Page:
On Sunday, just two days after the iPhone 5s shipped, a German hacker group known as the Chaos Computer Club claimed it had managed to fool the new device's fingerprint reader. I can't say I'm surprised.
Years ago, I was involved in a project that reviewed more than 20 biometric fingerprint products. The goal of the project was to determine which fingerprint readers could be fooled and how easily. It was an eye-opening experience, especially in seeing how easily many of the readers could be tricked. With little effort, we were able to bypass all of the readers. With some, we could actually reactivate latent prints by cupping our hands over the scanner glass and blowing warm, moist air over them. Voilà! You were in.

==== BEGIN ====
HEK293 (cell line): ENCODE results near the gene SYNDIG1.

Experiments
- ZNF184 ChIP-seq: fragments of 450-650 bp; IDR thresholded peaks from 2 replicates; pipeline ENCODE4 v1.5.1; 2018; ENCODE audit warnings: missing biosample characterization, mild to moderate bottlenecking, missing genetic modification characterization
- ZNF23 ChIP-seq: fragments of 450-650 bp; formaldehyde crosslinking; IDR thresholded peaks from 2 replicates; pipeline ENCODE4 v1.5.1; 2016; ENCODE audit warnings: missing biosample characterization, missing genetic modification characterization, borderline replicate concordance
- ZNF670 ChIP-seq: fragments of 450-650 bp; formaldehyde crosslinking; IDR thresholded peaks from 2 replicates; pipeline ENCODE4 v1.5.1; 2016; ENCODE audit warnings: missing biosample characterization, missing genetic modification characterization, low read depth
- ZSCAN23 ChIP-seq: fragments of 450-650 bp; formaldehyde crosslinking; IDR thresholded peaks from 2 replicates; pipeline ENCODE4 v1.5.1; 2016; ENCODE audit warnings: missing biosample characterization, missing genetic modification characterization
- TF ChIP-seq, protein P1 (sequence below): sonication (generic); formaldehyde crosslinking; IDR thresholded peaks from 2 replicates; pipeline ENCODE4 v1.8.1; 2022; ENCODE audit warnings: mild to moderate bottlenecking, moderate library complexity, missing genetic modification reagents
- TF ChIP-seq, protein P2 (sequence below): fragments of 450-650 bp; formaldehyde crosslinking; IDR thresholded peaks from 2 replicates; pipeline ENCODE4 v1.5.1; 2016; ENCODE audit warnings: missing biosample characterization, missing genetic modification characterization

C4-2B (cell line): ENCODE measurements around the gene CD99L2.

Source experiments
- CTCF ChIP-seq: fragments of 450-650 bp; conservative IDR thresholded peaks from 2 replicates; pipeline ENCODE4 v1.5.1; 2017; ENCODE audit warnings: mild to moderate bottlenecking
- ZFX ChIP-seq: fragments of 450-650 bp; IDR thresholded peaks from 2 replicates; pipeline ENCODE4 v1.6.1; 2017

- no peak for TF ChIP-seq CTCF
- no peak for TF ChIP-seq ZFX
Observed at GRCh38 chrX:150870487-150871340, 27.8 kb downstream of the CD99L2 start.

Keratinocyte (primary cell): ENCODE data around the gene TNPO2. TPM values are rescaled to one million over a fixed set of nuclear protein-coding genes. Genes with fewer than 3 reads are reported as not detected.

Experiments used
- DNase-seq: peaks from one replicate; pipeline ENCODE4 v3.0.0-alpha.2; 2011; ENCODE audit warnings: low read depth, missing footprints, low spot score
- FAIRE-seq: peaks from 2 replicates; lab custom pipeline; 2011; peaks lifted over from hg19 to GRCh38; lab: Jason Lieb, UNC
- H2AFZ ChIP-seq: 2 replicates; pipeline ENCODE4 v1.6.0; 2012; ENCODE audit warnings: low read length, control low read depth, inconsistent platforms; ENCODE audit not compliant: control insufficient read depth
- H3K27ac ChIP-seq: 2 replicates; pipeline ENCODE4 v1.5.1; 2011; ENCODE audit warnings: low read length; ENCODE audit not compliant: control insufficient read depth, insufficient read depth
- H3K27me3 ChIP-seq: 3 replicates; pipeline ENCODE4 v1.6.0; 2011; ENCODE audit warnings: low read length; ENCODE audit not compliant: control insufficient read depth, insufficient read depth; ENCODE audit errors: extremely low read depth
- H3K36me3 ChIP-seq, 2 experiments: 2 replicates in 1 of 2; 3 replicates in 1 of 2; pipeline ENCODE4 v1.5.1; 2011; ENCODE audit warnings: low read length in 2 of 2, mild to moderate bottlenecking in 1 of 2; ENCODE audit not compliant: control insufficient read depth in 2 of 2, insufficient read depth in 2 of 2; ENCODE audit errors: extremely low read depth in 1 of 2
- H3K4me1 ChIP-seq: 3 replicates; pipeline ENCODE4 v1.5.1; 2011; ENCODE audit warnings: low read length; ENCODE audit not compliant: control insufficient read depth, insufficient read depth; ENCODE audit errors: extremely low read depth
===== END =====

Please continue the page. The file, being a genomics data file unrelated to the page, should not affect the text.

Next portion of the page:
[ Newly updated: Mobile security for iOS vs. Android vs. BlackBerry vs. Windows Phone. | InfoWorld presents the Bossies 2013, covering the best open source software for security, mobile, and more. | Keep up with key security issues with InfoWorld's Security Central newsletter. ]
That method, fortunately, can't be used with the reader on the iPhone 5s. Instead of scanning an image of a fingerprint, the reader uses capacitance, the same basic tech employed by touchscreens to track your fingertip. When you register your fingerprint, the ridges and valleys of your print are recorded as high- and low-capacitance areas. To fool the iPhone 5s, a fingerprint image won't work. You need to create a 3D replica of the fingerprint.